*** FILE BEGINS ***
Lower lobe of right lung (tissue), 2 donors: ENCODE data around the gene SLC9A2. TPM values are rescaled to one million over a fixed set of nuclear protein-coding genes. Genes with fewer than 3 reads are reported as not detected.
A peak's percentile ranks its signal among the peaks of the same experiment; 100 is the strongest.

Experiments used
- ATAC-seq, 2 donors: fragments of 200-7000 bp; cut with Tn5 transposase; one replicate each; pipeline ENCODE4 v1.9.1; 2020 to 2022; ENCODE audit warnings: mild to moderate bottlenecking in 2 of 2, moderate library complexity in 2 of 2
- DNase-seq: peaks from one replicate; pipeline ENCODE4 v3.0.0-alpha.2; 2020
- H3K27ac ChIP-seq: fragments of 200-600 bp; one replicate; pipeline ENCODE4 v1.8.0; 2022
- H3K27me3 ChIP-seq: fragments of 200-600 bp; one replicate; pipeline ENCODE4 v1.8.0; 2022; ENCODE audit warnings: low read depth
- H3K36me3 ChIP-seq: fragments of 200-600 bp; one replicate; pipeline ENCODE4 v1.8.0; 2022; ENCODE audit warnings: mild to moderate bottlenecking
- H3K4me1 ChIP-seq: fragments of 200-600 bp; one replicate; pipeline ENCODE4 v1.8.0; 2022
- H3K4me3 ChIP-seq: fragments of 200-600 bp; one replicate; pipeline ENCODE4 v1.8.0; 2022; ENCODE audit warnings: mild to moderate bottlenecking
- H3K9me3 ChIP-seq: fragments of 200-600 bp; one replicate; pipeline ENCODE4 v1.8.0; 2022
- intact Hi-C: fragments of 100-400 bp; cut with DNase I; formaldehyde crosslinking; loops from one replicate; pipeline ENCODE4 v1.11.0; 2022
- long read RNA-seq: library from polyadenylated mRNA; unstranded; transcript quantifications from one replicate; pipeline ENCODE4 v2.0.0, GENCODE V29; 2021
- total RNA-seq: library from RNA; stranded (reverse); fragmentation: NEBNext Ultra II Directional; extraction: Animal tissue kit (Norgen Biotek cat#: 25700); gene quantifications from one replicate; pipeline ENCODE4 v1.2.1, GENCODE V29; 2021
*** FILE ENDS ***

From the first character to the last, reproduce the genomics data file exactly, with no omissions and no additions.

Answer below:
Lower lobe of right lung (tissue), 2 donors: ENCODE data around the gene SLC9A2. TPM values are rescaled to one million over a fixed set of nuclear protein-coding genes. Genes with fewer than 3 reads are reported as not detected.
A peak's percentile ranks its signal among the peaks of the same experiment; 100 is the strongest.

Experiments used
- ATAC-seq, 2 donors: fragments of 200-7000 bp; cut with Tn5 transposase; one replicate each; pipeline ENCODE4 v1.9.1; 2020 to 2022; ENCODE audit warnings: mild to moderate bottlenecking in 2 of 2, moderate library complexity in 2 of 2
- DNase-seq: peaks from one replicate; pipeline ENCODE4 v3.0.0-alpha.2; 2020
- H3K27ac ChIP-seq: fragments of 200-600 bp; one replicate; pipeline ENCODE4 v1.8.0; 2022
- H3K27me3 ChIP-seq: fragments of 200-600 bp; one replicate; pipeline ENCODE4 v1.8.0; 2022; ENCODE audit warnings: low read depth
- H3K36me3 ChIP-seq: fragments of 200-600 bp; one replicate; pipeline ENCODE4 v1.8.0; 2022; ENCODE audit warnings: mild to moderate bottlenecking
- H3K4me1 ChIP-seq: fragments of 200-600 bp; one replicate; pipeline ENCODE4 v1.8.0; 2022
- H3K4me3 ChIP-seq: fragments of 200-600 bp; one replicate; pipeline ENCODE4 v1.8.0; 2022; ENCODE audit warnings: mild to moderate bottlenecking
- H3K9me3 ChIP-seq: fragments of 200-600 bp; one replicate; pipeline ENCODE4 v1.8.0; 2022
- intact Hi-C: fragments of 100-400 bp; cut with DNase I; formaldehyde crosslinking; loops from one replicate; pipeline ENCODE4 v1.11.0; 2022
- long read RNA-seq: library from polyadenylated mRNA; unstranded; transcript quantifications from one replicate; pipeline ENCODE4 v2.0.0, GENCODE V29; 2021
- total RNA-seq: library from RNA; stranded (reverse); fragmentation: NEBNext Ultra II Directional; extraction: Animal tissue kit (Norgen Biotek cat#: 25700); gene quantifications from one replicate; pipeline ENCODE4 v1.2.1, GENCODE V29; 2021